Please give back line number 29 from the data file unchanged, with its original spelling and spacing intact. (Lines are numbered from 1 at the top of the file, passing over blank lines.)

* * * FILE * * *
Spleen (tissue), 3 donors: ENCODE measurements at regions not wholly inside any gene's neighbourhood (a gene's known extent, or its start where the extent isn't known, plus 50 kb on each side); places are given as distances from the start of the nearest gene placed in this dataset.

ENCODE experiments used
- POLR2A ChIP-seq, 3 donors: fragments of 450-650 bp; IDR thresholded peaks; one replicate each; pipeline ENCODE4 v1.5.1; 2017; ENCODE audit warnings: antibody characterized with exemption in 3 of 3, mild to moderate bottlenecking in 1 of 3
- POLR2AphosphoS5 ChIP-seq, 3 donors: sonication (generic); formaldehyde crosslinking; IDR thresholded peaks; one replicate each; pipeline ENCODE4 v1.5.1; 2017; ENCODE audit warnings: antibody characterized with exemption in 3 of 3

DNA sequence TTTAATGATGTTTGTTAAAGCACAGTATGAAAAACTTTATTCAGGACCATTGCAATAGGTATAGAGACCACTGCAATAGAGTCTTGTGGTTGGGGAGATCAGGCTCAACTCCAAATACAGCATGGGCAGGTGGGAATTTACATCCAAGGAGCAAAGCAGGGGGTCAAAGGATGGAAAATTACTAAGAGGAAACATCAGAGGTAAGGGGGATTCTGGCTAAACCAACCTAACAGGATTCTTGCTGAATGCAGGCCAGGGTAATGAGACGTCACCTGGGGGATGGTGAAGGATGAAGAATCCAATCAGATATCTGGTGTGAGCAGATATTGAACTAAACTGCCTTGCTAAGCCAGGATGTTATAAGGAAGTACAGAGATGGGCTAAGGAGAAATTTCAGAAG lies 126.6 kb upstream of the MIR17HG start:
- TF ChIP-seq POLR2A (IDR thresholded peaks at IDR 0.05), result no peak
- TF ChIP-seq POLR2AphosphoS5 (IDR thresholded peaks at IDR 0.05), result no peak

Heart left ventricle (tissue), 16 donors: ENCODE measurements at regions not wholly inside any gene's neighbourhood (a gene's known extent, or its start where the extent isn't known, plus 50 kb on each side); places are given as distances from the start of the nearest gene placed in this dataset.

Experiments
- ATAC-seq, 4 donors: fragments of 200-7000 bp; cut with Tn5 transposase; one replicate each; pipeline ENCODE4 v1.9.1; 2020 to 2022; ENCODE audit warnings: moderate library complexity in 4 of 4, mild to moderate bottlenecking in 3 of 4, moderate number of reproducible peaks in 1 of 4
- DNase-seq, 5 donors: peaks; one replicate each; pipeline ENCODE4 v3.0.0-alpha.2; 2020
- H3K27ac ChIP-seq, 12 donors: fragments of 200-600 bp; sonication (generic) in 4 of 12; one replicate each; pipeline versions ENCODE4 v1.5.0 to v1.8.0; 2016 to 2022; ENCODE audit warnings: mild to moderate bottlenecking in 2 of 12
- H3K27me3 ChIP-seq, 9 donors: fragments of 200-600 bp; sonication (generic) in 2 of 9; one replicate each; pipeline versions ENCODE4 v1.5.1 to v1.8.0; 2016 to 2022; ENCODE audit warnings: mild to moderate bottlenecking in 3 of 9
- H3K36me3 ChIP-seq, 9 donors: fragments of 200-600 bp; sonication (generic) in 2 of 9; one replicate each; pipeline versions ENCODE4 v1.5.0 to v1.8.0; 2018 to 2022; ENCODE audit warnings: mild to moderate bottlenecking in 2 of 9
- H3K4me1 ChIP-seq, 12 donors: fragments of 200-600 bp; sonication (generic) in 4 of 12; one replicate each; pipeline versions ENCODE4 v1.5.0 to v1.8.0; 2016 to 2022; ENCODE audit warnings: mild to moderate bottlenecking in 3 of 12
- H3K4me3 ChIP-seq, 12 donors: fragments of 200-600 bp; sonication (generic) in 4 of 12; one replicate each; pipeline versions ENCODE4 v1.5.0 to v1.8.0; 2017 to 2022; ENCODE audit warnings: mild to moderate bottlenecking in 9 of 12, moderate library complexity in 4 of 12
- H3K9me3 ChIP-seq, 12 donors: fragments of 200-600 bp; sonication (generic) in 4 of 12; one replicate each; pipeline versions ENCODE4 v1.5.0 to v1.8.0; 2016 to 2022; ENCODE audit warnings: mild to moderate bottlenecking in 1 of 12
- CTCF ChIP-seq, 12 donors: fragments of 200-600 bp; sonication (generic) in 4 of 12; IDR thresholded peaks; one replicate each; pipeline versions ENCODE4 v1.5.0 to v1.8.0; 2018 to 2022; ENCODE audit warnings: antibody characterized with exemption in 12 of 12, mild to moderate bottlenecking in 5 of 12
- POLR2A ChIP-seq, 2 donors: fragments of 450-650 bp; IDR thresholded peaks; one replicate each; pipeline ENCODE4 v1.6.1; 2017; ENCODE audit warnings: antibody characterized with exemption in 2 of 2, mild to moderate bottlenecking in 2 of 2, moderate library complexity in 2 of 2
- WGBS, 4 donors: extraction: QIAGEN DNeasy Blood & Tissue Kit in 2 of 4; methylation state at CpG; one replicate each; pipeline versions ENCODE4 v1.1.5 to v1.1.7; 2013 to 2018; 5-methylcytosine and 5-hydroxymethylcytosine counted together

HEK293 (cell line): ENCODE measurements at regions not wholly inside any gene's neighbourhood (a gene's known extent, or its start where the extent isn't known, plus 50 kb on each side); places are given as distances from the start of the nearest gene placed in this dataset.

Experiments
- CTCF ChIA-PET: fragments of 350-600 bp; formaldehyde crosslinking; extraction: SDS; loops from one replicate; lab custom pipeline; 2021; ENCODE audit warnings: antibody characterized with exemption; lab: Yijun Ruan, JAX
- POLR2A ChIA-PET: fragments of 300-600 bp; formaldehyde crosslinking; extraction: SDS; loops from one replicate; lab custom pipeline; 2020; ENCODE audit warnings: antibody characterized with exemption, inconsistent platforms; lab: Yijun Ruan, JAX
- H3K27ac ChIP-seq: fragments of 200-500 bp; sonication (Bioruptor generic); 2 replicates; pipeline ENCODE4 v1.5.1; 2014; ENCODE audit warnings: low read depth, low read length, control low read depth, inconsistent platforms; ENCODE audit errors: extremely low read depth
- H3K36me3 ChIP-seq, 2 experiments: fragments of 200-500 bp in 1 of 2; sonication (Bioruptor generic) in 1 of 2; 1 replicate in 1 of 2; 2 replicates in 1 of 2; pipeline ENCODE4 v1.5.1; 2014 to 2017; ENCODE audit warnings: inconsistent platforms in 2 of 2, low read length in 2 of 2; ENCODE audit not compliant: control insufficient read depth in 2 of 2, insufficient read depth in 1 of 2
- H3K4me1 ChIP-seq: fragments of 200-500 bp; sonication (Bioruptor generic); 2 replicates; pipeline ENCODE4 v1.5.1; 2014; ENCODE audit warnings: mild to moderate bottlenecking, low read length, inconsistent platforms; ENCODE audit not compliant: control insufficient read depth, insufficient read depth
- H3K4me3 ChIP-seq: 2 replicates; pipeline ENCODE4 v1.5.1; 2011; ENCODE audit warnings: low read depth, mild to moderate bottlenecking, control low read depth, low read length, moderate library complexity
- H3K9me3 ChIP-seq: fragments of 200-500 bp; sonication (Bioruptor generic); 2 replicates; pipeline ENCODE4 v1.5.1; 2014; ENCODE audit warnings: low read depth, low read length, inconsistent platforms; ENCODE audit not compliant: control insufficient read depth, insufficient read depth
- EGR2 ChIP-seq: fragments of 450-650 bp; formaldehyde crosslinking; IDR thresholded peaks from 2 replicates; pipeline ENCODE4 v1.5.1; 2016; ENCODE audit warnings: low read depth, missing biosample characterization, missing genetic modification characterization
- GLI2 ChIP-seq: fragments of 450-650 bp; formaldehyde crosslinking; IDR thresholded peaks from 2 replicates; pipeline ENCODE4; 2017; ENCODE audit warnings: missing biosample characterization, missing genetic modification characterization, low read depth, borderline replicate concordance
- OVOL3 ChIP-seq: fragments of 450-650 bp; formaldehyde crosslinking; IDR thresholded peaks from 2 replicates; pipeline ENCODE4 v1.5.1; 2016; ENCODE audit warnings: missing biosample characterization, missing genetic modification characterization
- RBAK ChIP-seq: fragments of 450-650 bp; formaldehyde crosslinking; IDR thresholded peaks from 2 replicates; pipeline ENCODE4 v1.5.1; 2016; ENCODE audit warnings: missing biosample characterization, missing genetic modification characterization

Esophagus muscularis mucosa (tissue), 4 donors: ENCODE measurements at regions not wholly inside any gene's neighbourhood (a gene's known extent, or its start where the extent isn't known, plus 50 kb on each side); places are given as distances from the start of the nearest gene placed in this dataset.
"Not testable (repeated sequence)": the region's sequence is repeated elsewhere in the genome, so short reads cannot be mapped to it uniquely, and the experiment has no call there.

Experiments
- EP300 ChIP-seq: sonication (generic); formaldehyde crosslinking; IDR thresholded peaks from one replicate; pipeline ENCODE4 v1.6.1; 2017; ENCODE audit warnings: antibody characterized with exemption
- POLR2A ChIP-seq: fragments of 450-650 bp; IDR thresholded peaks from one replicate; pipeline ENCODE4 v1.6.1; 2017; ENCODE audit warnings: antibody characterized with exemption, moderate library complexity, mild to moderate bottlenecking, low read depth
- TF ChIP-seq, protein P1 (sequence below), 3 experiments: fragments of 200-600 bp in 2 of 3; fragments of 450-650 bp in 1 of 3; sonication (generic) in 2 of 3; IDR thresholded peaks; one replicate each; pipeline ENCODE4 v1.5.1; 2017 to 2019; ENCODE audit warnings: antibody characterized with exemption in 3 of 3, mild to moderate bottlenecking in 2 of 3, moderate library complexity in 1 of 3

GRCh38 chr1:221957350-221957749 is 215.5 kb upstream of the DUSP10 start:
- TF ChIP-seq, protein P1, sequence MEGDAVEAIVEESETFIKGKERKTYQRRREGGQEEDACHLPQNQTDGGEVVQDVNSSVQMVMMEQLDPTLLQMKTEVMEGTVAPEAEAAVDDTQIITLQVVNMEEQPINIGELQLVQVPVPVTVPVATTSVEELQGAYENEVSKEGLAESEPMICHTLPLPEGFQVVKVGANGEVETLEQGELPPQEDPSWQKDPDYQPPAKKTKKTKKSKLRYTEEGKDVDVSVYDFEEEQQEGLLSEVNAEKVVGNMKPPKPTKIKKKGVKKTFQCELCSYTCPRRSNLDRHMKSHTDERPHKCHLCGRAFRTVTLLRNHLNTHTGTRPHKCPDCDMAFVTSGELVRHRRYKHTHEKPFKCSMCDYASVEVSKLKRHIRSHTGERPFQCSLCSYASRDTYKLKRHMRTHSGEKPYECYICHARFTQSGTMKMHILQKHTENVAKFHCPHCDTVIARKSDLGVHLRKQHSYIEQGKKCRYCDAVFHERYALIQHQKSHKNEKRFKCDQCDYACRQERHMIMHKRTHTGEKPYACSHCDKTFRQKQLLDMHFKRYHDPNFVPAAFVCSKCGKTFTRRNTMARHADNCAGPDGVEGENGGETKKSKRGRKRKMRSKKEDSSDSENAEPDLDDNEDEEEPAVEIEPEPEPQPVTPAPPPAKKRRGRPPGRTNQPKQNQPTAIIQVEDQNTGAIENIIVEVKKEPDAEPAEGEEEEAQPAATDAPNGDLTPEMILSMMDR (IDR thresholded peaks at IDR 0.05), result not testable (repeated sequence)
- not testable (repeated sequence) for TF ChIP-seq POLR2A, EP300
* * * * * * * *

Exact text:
- H3K9me3 ChIP-seq: fragments of 200-500 bp; sonication (Bioruptor generic); 2 replicates; pipeline ENCODE4 v1.5.1; 2014; ENCODE audit warnings: low read depth, low read length, inconsistent platforms; ENCODE audit not compliant: control insufficient read depth, insufficient read depth